Old Swedish Church


When Howe entered Philadelphia (September, 1777) the Americans still held control of the Delaware River below that city. On Mud Island, near the confluence of the Schuylkill and Delaware, was built Fort Mifflin. On the New Jersey shore, opposite, at Red Bank, was Fort Mercer, a strong redoubt, well furnished with heavy artillery. At Billingsport, on the same shore, 3 miles lower down, were extensive but unfinished works designed to guard some obstructions in the river there. Other formidable obstructions were placed in the river below forts Mifflin and Mercer, in the form of chevaux-de-frise-sunken crates of stones, with heavy spears of iron-pointed timber, to receive and pierce the bows of vessels. Besides these, there were floating batteries.





Peter Minuit

1638 to 1640

Peter Hollender

1640 " 1642

Johan Printz

1643 " 1652

Johan Pappegoia

1653 " 1654

Johan C. Rising

1654 " 1655


Peter Stuyvesant

1655 to 1664

From 1664 up to 1682, under the government of New

York; and from 1683 up to 1773, under the proprietary

government of Pennsylvania.



John McKinley

Caesar Rodney

John Dickinson

John Cook

Nicholas Van Dyke

Thomas Collins

Joshua Clayton

Gunning Bedford

Daniel Rodgers

Richard Bassett

James Sykes

David Hall

1776 to 1777

1778 " 1781

1782 " 1783


1784 to 1786

1786 " 1789

1789 " 1796

1796 " 1797

1797 " 1798

1798 " 1801

1801 " 1802

1802 " 1805

Nathaniel Mitchell

George Truitt

Joseph Hazlett

Daniel Rodney

1805 " 1808

1808 " 1811

1811 " 1814

1814 " 1817

John Clark

Jacob Stout

John Collins

Caleb Rodney

Joseph Hazlett

Samuel Paynter

Charles Polk

1817 " 1821)

1820 " 1821

1821 " 1822

1822 " 1823

1823 " 1824

1824 " 1827

1827 " 1830

David Hazzard

Caleb P. Bennett

Charles Polk

Cornelius P. Comegys

William B. Cooper

Thomas Stockton

Joseph Maul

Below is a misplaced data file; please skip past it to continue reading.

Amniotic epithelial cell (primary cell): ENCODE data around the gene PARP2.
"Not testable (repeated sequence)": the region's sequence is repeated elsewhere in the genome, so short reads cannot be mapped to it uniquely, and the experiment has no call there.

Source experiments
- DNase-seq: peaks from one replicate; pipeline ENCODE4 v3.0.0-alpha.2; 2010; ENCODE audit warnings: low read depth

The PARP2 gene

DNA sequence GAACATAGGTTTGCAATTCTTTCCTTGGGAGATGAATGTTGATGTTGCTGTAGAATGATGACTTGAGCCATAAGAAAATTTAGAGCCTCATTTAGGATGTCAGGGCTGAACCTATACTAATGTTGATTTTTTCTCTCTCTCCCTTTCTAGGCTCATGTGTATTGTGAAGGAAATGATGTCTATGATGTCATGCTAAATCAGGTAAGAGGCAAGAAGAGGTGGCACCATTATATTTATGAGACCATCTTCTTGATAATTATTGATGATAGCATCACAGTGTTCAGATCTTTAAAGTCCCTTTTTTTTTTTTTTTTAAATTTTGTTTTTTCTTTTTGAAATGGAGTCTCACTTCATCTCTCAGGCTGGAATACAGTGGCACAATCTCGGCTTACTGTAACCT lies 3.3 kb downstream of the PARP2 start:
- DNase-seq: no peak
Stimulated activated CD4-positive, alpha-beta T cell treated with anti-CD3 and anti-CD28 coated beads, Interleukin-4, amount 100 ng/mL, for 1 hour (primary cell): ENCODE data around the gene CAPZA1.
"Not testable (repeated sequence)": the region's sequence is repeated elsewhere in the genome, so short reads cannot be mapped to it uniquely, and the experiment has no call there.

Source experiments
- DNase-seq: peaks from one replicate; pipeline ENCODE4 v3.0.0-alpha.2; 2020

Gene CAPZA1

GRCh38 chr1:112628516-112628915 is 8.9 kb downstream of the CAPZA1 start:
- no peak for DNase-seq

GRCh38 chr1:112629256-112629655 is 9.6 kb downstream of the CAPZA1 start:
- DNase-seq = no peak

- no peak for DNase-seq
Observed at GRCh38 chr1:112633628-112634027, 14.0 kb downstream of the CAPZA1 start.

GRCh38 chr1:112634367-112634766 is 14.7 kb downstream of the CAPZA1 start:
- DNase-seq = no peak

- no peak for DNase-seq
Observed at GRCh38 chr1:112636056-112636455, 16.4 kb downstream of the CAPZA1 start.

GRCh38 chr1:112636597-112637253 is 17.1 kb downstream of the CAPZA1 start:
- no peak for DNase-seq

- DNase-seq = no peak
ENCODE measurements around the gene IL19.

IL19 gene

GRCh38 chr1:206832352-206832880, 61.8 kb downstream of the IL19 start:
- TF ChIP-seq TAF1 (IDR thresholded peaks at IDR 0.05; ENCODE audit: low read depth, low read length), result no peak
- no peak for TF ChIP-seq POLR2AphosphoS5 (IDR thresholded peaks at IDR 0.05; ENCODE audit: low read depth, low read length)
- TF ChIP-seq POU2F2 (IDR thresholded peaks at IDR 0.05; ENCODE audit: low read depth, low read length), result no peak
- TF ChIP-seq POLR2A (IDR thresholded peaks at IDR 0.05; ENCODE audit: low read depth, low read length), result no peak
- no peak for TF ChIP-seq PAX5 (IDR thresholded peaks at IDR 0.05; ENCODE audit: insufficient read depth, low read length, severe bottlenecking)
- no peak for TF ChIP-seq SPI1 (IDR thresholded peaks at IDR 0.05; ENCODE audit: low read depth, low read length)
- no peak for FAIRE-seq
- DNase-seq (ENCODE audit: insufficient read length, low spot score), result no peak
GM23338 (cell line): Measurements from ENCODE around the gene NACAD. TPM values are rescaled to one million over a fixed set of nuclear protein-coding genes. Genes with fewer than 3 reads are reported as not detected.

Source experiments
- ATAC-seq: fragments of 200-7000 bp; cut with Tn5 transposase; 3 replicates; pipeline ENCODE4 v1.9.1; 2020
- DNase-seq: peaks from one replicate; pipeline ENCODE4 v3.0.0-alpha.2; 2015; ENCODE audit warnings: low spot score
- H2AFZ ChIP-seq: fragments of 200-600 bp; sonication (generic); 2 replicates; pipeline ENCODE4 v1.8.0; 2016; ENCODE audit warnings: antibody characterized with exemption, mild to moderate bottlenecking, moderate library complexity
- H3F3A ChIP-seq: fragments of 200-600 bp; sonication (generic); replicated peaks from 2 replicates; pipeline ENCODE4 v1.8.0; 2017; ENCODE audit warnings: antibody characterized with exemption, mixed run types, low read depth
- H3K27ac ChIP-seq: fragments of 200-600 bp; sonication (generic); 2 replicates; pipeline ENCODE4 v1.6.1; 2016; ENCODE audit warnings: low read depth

William Temple

William Thorp

William H. Ross

Peter F. Cansey

William Burton

William Cannon

Grove Saulsbury

James Ponder

John P. Cochran

John W. Hall

Charles C. Stockley

Benjamin T. Biggs

Robert J. Reynolds

Joshua H. Marvil

William T. Watson

Ebe W. Tunnell

John Hunn

1830 " 1833

1833 " 1836

1836 " 1837

1837 " 1840

1840 " 1844

1844 " 1846



1847 to 1851

1851 " 1855

1855 " 1859

1859 " 1863

1863 " 1867

1867 " 1871

1871 " 1875

1875 " 1879

1879 " 1883

1883 " 1887

1887 " 1891

1891 " 1895


1895 to 1897

1897 " 1901

1901 " 1905


Name                                    Congress


Richard Bassett 1st and 2d

1789 to 1793

George Read 1st " 2d

1789 " 1793

Henry Latimer 3d to 6th

1793 " 1801

John Vining 3d " 5th

1793 " 1798

Joshua Clayton



William Hill Wells 5th to 8th

1799 to 1805

Samuel White 7th " 11th

1801 " 1809

James A. Bayard 8th " 12th

1805 1813

Outerbridge Horsey 11th " 16th

1810 " 1821

William Hill Wells 13th " 14th

1813 " 1817

Nicholas Van Dyke 15th " 19th

1817 " 1827

Caesar A. Rodney


1821 " 1823

Thomas Clayton 18th to 19th

1824 " 1827

Daniel Rodney



Henry M. Ridgely 19th to 20th

1827 to 1829

Louis McLane 20th " 21st

1827 " 1829

John M. Clayton 21st " 23d

1829 " 1835

Arnold Naudain 21st " 23d

1830 " 1836

Richard H. Bayard 24th " 28th

1836 " 1845

Thomas Clayton 24th " 29th

1837 " 1847

John M. Clayton 29th " 30th

1845 " 1849